# Properties of $\pi_n$ from a category theoretical point of view

This will be a more open question.

I would like to have a better understanding about how the homotopy group functors behave with different constructions such as limits or colimitis.

Some examples:

1) In the case $n=0$ we have $\pi_0$ is a left-adjoint for $Set \rightarrow Top$, $X \mapsto X_d$ with the discrete topology.

2) $\pi_n$ commutes with (finite ?) products. If I remember correctly this fact derives from a more general fact about the behavior of $\pi_n$ with regard to fibrations.

3) $\pi_n(\vee_{i \in I} S^n) = \oplus_{i \in I} \pi_n({S^n})$, if $n \geq 2$. Is it a coincidence that in this case $\pi_n$ commutes with the direct sum? I guess this won't hold in arbitrary spaces, but maybe in a sufficiently nice category of spaces?

4) According to this post on stack.overflow, $\pi_1$ seems to at least be a left-adjoint in the homotopy category of connected $CW$-complexes.

I am neither very good in topology nor in category theory and this is exactly why I am asking. I would like to know more properties similar to above to get on the one hand a better understanding of how to apply category theory to topology, on the other hand to get some practical tools for avoiding explicit computations when dealing with the $\pi_{\ast}$ functors. Do you know any?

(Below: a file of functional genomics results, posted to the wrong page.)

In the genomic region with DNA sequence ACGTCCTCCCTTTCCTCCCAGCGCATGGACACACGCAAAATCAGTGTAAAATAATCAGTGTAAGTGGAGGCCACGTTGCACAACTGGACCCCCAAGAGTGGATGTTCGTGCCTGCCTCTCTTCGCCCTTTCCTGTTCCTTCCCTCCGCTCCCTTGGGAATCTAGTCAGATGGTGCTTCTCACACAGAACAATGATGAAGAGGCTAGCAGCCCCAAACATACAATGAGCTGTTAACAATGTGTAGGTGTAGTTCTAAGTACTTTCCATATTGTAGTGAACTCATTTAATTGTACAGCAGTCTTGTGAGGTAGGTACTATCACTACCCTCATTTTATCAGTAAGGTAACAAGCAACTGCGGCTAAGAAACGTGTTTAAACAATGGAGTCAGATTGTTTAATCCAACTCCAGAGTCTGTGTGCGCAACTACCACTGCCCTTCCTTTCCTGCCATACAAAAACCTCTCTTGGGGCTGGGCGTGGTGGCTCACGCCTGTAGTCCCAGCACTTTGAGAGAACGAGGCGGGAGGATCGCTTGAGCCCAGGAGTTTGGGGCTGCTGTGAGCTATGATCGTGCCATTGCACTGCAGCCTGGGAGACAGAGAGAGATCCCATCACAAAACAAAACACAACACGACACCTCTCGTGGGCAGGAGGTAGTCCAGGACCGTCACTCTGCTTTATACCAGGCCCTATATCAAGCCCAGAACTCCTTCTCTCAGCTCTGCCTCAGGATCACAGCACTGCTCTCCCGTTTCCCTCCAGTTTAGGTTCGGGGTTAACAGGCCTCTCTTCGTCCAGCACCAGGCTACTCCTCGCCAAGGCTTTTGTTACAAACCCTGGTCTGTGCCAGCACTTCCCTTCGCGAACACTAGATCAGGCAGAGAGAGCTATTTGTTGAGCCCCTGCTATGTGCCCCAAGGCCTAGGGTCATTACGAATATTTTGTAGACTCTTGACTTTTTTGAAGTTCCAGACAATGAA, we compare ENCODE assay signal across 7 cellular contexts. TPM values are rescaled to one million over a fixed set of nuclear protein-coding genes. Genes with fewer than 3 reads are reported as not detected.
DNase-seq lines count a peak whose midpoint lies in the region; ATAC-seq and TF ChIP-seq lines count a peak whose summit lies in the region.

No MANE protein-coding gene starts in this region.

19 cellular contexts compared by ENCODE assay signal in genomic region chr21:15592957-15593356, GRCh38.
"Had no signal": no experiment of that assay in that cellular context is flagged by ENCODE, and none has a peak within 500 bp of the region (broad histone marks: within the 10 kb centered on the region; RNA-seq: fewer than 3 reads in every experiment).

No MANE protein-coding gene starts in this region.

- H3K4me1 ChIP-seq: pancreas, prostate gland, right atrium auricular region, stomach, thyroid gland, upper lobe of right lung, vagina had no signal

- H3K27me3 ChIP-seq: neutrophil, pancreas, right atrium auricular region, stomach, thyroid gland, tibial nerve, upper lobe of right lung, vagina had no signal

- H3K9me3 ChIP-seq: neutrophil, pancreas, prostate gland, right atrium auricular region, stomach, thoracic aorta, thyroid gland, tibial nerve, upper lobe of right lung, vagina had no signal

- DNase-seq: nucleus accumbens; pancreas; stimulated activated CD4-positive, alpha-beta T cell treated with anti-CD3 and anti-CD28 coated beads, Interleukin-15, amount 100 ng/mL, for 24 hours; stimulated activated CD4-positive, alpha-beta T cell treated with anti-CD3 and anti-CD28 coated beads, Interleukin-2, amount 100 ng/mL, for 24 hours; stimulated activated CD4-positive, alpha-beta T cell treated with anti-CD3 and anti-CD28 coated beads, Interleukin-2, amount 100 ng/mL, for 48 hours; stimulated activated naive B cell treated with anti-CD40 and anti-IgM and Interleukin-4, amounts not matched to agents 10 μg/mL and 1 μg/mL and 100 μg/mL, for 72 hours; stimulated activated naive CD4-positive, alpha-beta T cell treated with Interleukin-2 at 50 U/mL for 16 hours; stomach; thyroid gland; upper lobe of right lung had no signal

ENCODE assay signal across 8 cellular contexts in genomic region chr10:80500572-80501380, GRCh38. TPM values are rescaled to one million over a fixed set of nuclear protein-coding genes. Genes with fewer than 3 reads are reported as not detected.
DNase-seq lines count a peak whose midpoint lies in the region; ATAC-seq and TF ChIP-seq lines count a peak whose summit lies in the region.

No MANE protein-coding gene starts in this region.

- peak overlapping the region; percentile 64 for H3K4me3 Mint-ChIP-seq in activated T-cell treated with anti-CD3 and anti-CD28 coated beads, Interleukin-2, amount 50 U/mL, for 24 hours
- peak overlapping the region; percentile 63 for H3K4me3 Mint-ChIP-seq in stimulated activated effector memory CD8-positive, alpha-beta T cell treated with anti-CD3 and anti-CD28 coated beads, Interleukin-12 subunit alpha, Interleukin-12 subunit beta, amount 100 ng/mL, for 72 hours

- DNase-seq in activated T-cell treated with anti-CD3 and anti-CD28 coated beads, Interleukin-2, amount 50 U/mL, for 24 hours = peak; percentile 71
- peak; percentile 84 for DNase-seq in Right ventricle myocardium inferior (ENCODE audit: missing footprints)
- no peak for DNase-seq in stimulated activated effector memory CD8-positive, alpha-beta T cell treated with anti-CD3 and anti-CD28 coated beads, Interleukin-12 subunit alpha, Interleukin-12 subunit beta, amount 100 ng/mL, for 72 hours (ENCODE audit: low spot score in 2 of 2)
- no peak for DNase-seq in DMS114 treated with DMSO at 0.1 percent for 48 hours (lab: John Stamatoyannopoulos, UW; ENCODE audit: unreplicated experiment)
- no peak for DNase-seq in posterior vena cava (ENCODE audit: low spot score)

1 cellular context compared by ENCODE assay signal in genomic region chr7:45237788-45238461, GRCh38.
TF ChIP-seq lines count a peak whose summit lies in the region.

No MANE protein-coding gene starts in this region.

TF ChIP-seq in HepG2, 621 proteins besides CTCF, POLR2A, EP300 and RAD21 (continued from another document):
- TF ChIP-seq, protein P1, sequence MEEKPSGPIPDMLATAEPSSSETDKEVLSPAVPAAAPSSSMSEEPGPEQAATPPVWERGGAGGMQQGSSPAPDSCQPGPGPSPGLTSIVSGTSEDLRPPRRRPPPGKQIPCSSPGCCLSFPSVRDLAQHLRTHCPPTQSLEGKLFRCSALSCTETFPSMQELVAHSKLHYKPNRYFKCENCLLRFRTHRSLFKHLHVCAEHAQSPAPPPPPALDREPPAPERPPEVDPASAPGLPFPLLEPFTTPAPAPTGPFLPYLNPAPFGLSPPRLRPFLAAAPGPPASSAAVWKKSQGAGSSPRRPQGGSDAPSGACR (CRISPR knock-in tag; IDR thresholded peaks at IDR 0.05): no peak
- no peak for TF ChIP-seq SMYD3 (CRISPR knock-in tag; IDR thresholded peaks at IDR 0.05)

It's not quite true that $\pi_0$ is a left adjoint for the discrete spaces functor – one should restrict to, say, locally connected spaces (if by $\pi_0$ you mean connected components) or locally path connected spaces (if by $\pi_0$ you mean path components). This difficulty goes away if you work with simplicial sets instead.

For $n \ge 1$, some of the good properties of $\pi_n$ come from the fact that $\pi_n$ is homotopy-representable. More precisely, let $\mathbf{H}_*$ be the homotopy category of pointed CW complexes (or Kan complexes). Then $\pi_n : \mathbf{H}_* \to \mathbf{Grp}$ is representable: there exists a cogroup structure on the (pointed) $n$-sphere $(S^n, *)$ such that $\pi_n (X, x)$ is naturally isomorphic to the set of homotopy classes of maps $(S^n, *) \to (X, x)$ equipped with the group structure induced by the cogroup structure of $(S^n, *)$. Of course, this is by definition of $\pi_n$, but it implies that $\pi_n$ preserves all limits as a functor $\mathbf{H}_* \to \mathbf{Grp}$. Since products in $\mathbf{H}_*$ coincide with products in the usual sense (at least if we work with Kan complexes), it follows that $\pi_n$ preserves products.